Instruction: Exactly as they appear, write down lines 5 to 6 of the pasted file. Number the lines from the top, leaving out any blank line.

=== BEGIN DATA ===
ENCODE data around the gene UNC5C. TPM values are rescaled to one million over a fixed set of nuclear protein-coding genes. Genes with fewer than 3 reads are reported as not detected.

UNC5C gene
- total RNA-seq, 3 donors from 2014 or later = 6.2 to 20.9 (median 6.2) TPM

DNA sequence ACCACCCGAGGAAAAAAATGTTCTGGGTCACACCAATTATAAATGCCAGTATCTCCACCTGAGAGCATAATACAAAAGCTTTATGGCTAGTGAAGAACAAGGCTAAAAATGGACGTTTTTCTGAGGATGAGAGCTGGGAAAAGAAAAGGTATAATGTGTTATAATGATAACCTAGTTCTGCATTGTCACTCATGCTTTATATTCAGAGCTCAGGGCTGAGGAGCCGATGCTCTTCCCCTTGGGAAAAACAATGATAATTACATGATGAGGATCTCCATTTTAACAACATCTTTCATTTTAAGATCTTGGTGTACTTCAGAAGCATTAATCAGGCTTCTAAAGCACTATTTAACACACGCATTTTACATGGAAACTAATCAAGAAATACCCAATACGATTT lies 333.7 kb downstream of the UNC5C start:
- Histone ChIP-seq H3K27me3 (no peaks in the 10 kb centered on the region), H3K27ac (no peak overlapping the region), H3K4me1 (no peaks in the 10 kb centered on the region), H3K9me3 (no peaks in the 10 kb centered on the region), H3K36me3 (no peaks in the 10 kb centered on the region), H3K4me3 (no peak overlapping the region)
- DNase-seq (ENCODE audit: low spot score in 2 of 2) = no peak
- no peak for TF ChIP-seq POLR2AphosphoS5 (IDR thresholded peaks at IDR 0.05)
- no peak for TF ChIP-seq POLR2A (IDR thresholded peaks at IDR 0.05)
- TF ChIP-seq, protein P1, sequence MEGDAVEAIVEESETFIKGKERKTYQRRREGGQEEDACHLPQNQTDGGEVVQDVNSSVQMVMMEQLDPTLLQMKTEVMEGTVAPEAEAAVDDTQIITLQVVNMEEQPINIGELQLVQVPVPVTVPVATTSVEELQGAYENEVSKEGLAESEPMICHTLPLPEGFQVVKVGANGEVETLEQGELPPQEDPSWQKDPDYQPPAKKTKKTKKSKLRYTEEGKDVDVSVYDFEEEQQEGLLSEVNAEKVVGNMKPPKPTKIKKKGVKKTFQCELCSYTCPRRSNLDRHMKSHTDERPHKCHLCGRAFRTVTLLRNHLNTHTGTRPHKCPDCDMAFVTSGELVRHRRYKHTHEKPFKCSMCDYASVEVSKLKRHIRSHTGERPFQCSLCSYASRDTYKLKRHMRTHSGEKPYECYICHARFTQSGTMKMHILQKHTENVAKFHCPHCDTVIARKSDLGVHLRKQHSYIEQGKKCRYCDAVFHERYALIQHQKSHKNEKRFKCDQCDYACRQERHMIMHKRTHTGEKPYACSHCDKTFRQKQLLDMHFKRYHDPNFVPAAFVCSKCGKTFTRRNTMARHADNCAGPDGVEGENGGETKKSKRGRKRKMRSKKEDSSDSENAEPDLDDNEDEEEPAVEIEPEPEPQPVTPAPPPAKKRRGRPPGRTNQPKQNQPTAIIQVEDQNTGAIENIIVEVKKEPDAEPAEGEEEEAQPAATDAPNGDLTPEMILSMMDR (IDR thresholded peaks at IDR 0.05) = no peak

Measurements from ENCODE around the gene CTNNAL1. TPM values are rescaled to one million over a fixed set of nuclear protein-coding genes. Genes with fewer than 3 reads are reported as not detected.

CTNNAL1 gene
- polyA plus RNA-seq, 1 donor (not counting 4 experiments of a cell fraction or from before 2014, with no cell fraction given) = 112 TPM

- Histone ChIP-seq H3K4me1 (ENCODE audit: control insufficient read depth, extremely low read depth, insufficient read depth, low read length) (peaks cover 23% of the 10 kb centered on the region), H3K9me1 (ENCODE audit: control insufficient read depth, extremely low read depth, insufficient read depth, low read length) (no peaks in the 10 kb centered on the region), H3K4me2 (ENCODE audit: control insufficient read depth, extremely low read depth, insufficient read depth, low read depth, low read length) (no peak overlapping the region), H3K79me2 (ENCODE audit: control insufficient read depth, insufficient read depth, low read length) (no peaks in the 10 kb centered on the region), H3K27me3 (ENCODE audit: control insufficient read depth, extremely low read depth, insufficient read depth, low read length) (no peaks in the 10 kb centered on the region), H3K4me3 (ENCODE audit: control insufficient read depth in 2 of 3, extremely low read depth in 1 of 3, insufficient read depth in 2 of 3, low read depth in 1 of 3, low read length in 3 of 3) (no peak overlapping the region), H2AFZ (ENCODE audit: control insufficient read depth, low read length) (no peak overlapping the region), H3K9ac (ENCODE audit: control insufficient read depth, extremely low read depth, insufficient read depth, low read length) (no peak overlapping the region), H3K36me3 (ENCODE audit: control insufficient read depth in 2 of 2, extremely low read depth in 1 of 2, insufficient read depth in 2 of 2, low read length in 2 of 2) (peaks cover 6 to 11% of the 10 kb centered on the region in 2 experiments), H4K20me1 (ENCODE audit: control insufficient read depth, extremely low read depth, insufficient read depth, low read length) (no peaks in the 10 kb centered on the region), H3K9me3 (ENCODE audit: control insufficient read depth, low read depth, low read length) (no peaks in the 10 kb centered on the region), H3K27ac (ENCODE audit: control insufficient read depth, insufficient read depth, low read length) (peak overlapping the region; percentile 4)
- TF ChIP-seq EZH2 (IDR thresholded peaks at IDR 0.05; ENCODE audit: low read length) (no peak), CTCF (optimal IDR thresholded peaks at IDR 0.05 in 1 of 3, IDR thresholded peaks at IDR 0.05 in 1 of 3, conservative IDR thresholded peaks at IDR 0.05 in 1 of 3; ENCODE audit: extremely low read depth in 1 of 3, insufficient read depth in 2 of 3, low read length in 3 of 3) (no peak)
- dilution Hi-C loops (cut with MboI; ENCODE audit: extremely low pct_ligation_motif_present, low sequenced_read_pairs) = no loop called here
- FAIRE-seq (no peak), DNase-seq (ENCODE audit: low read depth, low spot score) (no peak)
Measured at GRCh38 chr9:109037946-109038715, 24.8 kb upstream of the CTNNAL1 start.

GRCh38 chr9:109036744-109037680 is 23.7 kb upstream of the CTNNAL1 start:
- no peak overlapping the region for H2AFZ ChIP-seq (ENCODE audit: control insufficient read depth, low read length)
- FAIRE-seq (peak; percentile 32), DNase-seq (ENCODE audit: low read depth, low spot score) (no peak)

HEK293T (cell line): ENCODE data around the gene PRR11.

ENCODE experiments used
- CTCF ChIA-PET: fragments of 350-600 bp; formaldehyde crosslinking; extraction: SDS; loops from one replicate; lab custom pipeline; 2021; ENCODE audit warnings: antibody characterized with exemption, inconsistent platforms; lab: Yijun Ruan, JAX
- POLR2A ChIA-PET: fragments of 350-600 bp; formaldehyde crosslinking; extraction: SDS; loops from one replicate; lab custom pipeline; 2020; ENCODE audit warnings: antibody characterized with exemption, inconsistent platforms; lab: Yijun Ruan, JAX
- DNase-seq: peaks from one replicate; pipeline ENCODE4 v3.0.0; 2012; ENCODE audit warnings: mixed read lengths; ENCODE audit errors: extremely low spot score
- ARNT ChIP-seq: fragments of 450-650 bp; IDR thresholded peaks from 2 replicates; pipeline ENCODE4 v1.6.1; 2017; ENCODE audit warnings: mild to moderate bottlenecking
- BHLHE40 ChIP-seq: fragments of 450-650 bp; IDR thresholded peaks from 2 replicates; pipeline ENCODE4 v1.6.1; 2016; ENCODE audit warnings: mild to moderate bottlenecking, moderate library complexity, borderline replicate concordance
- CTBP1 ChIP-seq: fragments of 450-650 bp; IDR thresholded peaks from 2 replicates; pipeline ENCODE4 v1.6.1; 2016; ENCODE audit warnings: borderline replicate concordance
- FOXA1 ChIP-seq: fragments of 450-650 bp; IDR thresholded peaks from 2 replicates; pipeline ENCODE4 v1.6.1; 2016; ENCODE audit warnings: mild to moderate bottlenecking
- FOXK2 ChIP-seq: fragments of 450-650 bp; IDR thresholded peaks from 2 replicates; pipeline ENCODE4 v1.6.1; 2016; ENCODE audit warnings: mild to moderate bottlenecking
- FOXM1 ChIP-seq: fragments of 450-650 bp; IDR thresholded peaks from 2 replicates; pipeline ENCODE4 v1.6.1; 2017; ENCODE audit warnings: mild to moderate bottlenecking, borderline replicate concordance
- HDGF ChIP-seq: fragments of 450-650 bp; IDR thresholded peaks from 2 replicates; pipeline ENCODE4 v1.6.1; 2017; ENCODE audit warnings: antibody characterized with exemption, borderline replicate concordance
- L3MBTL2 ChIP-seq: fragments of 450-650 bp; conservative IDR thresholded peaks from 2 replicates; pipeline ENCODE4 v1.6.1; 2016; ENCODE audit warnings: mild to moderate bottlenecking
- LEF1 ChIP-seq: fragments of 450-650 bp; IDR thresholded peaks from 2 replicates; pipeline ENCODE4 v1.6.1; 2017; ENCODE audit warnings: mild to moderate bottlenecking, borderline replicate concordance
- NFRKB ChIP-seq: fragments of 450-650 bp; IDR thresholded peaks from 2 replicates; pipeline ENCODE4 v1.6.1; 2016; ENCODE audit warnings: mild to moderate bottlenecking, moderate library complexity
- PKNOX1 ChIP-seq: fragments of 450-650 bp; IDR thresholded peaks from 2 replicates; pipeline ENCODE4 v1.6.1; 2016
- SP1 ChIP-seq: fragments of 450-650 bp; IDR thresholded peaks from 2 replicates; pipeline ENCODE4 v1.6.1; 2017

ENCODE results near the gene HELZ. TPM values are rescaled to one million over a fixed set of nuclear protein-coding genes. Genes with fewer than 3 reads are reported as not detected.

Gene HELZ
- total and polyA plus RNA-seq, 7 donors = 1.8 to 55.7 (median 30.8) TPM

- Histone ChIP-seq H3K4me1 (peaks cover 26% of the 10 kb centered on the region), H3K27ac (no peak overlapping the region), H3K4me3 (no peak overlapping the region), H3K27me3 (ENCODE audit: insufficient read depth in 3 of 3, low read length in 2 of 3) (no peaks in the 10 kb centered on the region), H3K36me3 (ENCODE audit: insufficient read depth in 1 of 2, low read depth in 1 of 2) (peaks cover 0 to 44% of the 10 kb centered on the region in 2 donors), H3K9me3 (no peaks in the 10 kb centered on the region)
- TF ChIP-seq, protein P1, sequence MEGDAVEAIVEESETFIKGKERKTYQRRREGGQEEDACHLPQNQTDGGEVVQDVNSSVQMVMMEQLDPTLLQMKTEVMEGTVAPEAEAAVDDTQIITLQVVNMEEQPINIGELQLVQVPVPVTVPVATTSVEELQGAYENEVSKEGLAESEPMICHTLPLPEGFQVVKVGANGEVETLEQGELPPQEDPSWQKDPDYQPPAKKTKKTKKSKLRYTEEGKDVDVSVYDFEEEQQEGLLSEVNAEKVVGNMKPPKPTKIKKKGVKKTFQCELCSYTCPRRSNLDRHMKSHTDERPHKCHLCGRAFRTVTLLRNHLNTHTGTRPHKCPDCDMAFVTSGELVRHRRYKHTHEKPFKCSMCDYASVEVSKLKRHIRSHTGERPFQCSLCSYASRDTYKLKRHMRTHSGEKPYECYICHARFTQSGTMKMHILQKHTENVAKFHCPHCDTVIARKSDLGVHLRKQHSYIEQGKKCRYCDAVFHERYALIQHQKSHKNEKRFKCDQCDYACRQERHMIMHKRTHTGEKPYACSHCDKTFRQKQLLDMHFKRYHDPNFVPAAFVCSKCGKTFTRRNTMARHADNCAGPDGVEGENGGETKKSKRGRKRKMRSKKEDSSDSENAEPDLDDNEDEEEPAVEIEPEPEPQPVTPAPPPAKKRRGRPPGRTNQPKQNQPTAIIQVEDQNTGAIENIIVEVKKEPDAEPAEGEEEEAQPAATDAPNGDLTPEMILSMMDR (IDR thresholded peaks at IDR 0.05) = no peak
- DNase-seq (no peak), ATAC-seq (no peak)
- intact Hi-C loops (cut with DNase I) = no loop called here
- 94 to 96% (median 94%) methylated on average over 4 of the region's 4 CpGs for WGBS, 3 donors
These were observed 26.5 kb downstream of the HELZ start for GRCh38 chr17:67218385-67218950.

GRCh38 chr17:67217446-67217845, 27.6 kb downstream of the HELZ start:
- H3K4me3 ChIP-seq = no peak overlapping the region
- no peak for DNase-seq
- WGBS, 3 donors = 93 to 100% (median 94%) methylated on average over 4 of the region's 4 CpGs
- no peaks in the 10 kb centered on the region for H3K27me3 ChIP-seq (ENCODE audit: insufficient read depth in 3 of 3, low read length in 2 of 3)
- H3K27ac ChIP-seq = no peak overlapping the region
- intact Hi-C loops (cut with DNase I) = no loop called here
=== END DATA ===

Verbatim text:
- Histone ChIP-seq H3K27me3 (no peaks in the 10 kb centered on the region), H3K27ac (no peak overlapping the region), H3K4me1 (no peaks in the 10 kb centered on the region), H3K9me3 (no peaks in the 10 kb centered on the region), H3K36me3 (no peaks in the 10 kb centered on the region), H3K4me3 (no peak overlapping the region)
- DNase-seq (ENCODE audit: low spot score in 2 of 2) = no peak